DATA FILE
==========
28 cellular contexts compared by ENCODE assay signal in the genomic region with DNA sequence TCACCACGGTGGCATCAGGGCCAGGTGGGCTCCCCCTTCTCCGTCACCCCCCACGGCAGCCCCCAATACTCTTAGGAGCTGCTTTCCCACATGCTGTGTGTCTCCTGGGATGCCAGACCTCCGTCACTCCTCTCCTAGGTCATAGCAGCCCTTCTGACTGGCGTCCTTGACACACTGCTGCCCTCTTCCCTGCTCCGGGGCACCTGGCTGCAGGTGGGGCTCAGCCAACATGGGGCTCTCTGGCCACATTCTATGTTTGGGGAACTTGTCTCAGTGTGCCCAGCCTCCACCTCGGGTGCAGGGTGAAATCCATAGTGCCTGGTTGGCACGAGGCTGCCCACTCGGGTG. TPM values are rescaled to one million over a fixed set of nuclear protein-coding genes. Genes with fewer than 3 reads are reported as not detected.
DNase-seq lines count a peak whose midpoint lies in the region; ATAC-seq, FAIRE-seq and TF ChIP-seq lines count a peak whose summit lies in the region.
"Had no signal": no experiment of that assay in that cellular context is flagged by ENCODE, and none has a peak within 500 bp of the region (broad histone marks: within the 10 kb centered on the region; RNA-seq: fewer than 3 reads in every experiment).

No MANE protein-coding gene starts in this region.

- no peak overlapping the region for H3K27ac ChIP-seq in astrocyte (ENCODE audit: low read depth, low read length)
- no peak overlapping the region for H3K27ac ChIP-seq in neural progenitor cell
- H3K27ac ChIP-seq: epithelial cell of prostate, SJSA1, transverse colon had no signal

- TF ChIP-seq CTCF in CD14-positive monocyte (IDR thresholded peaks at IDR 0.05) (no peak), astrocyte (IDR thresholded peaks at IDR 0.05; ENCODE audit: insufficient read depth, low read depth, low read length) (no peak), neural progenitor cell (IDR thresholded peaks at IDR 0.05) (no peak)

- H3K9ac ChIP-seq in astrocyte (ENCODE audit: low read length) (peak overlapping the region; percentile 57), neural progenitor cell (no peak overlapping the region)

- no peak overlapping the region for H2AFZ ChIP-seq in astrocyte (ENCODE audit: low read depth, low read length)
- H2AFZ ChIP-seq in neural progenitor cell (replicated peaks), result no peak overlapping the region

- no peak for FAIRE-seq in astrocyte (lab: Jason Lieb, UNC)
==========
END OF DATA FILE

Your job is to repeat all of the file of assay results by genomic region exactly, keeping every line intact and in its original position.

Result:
28 cellular contexts compared by ENCODE assay signal in the genomic region with DNA sequence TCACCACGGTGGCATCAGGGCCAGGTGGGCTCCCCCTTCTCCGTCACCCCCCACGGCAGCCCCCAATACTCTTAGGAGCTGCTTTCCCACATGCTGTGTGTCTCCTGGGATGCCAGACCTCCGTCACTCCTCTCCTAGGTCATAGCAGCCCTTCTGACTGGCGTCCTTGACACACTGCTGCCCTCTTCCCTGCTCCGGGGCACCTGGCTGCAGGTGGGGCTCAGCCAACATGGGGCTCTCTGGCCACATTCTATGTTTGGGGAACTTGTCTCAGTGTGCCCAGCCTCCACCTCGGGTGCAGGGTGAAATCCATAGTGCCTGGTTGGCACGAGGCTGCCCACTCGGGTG. TPM values are rescaled to one million over a fixed set of nuclear protein-coding genes. Genes with fewer than 3 reads are reported as not detected.
DNase-seq lines count a peak whose midpoint lies in the region; ATAC-seq, FAIRE-seq and TF ChIP-seq lines count a peak whose summit lies in the region.
"Had no signal": no experiment of that assay in that cellular context is flagged by ENCODE, and none has a peak within 500 bp of the region (broad histone marks: within the 10 kb centered on the region; RNA-seq: fewer than 3 reads in every experiment).

No MANE protein-coding gene starts in this region.

- no peak overlapping the region for H3K27ac ChIP-seq in astrocyte (ENCODE audit: low read depth, low read length)
- no peak overlapping the region for H3K27ac ChIP-seq in neural progenitor cell
- H3K27ac ChIP-seq: epithelial cell of prostate, SJSA1, transverse colon had no signal

- TF ChIP-seq CTCF in CD14-positive monocyte (IDR thresholded peaks at IDR 0.05) (no peak), astrocyte (IDR thresholded peaks at IDR 0.05; ENCODE audit: insufficient read depth, low read depth, low read length) (no peak), neural progenitor cell (IDR thresholded peaks at IDR 0.05) (no peak)

- H3K9ac ChIP-seq in astrocyte (ENCODE audit: low read length) (peak overlapping the region; percentile 57), neural progenitor cell (no peak overlapping the region)

- no peak overlapping the region for H2AFZ ChIP-seq in astrocyte (ENCODE audit: low read depth, low read length)
- H2AFZ ChIP-seq in neural progenitor cell (replicated peaks), result no peak overlapping the region

- no peak for FAIRE-seq in astrocyte (lab: Jason Lieb, UNC)